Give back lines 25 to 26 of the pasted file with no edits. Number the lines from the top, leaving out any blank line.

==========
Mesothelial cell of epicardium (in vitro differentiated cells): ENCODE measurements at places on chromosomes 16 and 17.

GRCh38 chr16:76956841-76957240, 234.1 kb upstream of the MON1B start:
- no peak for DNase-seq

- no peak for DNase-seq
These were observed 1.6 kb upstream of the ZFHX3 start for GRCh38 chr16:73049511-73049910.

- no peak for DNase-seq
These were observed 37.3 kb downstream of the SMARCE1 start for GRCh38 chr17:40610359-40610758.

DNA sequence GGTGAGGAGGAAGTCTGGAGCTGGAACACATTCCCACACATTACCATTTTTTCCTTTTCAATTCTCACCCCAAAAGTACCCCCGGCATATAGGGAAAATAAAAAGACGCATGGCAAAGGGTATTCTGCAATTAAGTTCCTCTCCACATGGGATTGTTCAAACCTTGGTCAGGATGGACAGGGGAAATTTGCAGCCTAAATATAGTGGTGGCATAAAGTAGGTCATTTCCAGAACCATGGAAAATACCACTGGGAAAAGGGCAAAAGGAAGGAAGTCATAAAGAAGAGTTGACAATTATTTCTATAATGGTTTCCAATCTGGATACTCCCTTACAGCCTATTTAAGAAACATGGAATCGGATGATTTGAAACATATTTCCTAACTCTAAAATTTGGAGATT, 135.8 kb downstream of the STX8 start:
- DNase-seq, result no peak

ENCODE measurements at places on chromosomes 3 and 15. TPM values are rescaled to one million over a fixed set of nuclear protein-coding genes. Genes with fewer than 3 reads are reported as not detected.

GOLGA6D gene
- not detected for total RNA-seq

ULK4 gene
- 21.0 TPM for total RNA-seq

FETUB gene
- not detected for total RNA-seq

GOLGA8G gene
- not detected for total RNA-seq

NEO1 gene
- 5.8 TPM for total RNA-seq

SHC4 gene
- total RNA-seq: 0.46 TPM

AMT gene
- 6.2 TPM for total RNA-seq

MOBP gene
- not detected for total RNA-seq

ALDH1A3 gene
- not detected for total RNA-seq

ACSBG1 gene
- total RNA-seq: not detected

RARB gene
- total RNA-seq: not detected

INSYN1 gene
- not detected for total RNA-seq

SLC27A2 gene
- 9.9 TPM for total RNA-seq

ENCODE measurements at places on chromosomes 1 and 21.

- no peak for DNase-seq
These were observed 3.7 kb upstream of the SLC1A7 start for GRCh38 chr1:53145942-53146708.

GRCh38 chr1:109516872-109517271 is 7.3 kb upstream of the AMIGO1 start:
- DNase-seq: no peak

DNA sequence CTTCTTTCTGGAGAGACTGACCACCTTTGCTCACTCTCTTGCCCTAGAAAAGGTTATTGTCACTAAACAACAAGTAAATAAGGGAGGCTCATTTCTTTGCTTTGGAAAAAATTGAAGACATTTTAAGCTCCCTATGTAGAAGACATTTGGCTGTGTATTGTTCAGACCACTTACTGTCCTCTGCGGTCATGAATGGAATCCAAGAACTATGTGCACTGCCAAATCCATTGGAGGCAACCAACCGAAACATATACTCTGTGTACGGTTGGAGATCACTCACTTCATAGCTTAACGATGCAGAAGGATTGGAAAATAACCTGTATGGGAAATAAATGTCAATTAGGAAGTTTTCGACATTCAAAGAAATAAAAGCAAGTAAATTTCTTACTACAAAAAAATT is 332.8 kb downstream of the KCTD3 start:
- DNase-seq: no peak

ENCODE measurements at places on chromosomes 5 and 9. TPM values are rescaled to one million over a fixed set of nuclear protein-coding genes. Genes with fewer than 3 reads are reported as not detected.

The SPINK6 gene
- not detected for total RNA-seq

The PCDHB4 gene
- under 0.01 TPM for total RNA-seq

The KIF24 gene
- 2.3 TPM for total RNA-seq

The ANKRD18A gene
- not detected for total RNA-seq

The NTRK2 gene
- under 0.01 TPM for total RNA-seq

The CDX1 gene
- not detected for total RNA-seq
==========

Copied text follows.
MOBP gene
- not detected for total RNA-seq